TO: Sir Paul McCartney
Congratulations on the successful show, sir–it’s wonderful that you were greeted by such a warmly enthusiastic crowd yesterday, and addressing it in French occasionally was a very nice touch. But in the future, in the course of mollifying one Canadian ethnic group, it would be best if you would try to avoid pissing off another ethnic group. Please be advised that comments like “I think it’s time to smoke the pipes of peace and to just, you know, put away your hatchet because I think it’s a show of friendship,” (emphasis mine) may reasonably be interpreted by the First Nations peoples as invoking outdated stereotypes about Native warriors and First Nations cultures. Both First Nations peoples and Francophone Canadians have heard it all before when it comes to displays of “friendship” by English people and other Anglophones.
Please also be advised that your performance was on the site of the battle where the people of Québec were conquered by the English and Anglophone Canadians, at least for the following 249 years. Therefore, perhaps it would have been wise to avoid overtly militaristic metaphors lest you be suspected of not respecting Québecois politics or of not appreciating that the Plains of Abraham is not just a pretty park now, but also a sacred space in Québec history, not to mention a graveyard for many of the soldiers who died there in 1759. This impression was only reinforced when you said, “The kind of thing I read about in the schoolbooks when I was a kid was … who was General Wolfe?. . . . I still haven’t figured it out.” En Anglais, they made you sound like a condescending jerk, especially since your performance was part of the 400th anniversary celebrations of Québec history! (French Canadians know that the vast majority of Anglophone Canadians, Britons, and U.S. Americans don’t really know much or care at all about Québec history, but let’s try not to rub in in their faces, m’kay?)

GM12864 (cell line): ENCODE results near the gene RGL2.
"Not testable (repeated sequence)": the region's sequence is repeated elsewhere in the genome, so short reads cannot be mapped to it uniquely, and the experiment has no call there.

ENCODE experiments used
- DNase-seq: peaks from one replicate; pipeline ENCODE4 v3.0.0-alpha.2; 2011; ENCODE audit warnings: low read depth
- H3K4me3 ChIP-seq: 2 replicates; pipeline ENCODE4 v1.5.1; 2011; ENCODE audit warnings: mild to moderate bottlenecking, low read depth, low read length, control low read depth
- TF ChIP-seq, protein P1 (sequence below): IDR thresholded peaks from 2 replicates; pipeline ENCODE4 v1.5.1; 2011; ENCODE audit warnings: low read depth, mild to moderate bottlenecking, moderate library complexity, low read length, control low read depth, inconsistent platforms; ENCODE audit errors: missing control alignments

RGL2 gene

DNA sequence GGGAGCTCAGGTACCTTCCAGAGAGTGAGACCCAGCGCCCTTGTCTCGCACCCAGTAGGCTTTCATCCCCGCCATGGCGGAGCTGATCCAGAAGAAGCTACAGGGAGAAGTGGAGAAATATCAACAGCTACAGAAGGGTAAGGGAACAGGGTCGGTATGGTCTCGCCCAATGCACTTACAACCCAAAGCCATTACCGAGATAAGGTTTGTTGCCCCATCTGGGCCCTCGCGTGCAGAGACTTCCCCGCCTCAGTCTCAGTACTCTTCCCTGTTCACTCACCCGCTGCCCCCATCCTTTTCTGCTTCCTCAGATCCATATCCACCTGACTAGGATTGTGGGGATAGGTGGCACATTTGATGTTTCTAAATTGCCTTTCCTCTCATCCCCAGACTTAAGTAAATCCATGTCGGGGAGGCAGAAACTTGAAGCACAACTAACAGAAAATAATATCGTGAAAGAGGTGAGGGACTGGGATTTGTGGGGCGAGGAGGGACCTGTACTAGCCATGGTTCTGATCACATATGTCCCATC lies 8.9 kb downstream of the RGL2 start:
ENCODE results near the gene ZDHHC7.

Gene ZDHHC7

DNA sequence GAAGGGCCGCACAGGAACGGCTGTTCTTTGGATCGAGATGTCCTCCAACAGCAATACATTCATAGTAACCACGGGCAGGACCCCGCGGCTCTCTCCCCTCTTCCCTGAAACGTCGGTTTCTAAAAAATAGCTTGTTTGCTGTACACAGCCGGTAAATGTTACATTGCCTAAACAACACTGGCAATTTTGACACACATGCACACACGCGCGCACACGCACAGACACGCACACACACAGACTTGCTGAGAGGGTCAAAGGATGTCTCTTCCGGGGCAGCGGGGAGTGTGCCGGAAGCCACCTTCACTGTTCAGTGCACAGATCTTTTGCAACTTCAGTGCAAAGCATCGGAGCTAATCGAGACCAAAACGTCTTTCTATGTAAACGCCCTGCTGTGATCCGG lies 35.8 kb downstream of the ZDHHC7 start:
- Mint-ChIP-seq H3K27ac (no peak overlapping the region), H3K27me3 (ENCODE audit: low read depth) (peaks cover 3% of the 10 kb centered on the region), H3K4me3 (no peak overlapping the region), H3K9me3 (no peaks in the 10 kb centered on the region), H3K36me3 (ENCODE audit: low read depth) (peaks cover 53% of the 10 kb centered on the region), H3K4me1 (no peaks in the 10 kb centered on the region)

Always looking out for you, baby! Your pal, Historiann.
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